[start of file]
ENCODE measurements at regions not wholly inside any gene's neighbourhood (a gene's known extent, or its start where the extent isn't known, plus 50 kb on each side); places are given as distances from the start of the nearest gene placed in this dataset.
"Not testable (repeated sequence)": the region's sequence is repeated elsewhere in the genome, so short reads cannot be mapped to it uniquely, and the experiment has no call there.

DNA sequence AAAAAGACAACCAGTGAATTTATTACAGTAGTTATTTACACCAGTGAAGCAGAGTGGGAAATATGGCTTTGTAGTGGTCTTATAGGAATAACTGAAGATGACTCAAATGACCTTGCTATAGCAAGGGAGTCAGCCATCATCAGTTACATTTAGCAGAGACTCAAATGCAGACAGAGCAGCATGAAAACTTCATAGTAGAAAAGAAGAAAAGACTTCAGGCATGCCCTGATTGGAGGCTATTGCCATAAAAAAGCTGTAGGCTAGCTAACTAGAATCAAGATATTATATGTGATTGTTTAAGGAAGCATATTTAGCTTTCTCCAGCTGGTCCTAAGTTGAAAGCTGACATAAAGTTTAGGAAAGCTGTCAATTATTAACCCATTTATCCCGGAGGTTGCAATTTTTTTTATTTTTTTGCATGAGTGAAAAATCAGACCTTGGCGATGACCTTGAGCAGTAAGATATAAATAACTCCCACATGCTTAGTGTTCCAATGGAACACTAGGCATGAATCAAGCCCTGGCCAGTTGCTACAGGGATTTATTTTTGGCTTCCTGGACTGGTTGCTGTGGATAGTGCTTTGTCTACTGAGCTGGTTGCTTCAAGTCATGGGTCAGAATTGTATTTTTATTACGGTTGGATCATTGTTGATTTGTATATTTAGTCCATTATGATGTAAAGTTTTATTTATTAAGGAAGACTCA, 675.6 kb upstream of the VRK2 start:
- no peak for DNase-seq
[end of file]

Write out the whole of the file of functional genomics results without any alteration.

ENCODE measurements at regions not wholly inside any gene's neighbourhood (a gene's known extent, or its start where the extent isn't known, plus 50 kb on each side); places are given as distances from the start of the nearest gene placed in this dataset.
"Not testable (repeated sequence)": the region's sequence is repeated elsewhere in the genome, so short reads cannot be mapped to it uniquely, and the experiment has no call there.

DNA sequence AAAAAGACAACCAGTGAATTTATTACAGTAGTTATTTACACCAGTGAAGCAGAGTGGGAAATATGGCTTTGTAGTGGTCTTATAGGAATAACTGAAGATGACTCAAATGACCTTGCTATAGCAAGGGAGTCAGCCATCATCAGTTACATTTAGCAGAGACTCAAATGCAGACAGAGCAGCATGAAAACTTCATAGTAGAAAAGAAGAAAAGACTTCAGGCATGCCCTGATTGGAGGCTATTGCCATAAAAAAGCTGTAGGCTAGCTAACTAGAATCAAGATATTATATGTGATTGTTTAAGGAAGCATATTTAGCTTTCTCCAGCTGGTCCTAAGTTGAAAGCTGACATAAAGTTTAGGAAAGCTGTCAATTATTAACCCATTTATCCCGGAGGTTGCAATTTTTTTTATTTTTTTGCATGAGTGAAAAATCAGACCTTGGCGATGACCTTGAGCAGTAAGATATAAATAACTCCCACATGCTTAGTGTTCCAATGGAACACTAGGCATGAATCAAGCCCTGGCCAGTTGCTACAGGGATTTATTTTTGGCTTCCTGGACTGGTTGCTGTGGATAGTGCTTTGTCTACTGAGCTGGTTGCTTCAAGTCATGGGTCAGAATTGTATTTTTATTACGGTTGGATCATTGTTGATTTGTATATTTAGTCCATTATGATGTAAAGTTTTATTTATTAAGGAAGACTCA, 675.6 kb upstream of the VRK2 start:
- no peak for DNase-seq